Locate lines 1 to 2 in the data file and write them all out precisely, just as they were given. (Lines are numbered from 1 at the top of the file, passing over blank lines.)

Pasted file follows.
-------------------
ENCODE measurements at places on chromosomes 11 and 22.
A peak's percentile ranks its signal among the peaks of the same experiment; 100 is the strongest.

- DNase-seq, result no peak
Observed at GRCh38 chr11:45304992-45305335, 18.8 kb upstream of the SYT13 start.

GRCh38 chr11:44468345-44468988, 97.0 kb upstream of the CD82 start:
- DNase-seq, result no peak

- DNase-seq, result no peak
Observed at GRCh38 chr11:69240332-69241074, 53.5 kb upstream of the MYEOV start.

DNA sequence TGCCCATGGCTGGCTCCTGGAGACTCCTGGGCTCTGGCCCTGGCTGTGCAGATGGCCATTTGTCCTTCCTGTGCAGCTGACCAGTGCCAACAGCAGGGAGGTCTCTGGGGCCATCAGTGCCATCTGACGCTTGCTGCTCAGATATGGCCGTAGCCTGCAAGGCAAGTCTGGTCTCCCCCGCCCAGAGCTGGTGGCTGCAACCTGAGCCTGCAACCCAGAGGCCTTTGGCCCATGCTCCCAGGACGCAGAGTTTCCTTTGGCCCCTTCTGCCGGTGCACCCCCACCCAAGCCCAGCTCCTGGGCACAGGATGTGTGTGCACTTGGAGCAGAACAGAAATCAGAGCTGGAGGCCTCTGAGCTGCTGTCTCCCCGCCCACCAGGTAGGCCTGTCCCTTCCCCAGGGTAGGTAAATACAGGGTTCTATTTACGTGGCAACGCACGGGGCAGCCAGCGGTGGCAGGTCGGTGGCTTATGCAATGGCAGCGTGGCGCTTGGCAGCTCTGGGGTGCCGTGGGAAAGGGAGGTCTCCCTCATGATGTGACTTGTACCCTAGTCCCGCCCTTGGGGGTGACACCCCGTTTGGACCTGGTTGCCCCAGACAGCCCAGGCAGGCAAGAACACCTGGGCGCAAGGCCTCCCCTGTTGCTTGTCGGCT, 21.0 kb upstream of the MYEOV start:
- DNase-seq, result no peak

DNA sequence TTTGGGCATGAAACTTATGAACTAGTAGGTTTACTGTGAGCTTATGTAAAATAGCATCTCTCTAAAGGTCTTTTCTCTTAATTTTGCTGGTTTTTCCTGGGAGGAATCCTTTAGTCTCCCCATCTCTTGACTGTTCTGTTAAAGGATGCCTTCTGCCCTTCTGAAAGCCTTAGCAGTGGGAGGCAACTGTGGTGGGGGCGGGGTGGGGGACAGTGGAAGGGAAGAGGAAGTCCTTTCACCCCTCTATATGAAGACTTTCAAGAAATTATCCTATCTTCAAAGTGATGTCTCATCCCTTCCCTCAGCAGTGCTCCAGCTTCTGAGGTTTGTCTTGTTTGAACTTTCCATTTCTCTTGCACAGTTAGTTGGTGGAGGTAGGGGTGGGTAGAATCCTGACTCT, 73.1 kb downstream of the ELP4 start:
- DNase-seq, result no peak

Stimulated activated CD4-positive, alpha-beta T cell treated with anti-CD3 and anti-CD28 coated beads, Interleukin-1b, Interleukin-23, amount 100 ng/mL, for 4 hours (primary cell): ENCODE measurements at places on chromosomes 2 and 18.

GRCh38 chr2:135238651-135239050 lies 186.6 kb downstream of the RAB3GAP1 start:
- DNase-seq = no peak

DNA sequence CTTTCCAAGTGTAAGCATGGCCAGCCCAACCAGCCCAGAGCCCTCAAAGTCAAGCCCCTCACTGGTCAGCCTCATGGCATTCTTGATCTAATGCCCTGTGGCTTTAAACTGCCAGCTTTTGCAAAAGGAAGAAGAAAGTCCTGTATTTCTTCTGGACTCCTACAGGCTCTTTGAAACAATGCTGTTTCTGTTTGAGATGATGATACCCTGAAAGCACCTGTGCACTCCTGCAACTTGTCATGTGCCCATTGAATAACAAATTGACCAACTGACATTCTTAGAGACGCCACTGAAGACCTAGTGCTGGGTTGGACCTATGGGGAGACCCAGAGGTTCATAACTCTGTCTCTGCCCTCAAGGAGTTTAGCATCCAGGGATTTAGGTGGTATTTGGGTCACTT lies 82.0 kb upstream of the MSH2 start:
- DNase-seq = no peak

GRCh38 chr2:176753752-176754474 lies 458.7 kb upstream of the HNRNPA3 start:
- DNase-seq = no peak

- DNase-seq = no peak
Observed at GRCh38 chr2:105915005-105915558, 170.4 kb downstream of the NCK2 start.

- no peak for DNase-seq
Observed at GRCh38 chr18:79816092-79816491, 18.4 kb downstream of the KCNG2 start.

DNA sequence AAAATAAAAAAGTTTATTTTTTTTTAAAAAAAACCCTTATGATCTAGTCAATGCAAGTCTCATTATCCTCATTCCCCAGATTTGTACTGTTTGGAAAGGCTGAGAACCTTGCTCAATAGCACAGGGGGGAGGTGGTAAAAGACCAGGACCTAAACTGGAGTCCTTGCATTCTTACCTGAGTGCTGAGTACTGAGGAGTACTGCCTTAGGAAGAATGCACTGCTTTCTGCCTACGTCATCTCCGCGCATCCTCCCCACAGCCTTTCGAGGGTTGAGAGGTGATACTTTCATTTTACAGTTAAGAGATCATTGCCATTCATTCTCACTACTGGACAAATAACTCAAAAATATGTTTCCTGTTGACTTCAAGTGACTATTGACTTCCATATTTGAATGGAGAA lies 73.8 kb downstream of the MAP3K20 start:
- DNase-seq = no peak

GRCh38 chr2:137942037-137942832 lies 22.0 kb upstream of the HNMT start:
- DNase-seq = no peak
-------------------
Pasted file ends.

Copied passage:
ENCODE measurements at places on chromosomes 11 and 22.
A peak's percentile ranks its signal among the peaks of the same experiment; 100 is the strongest.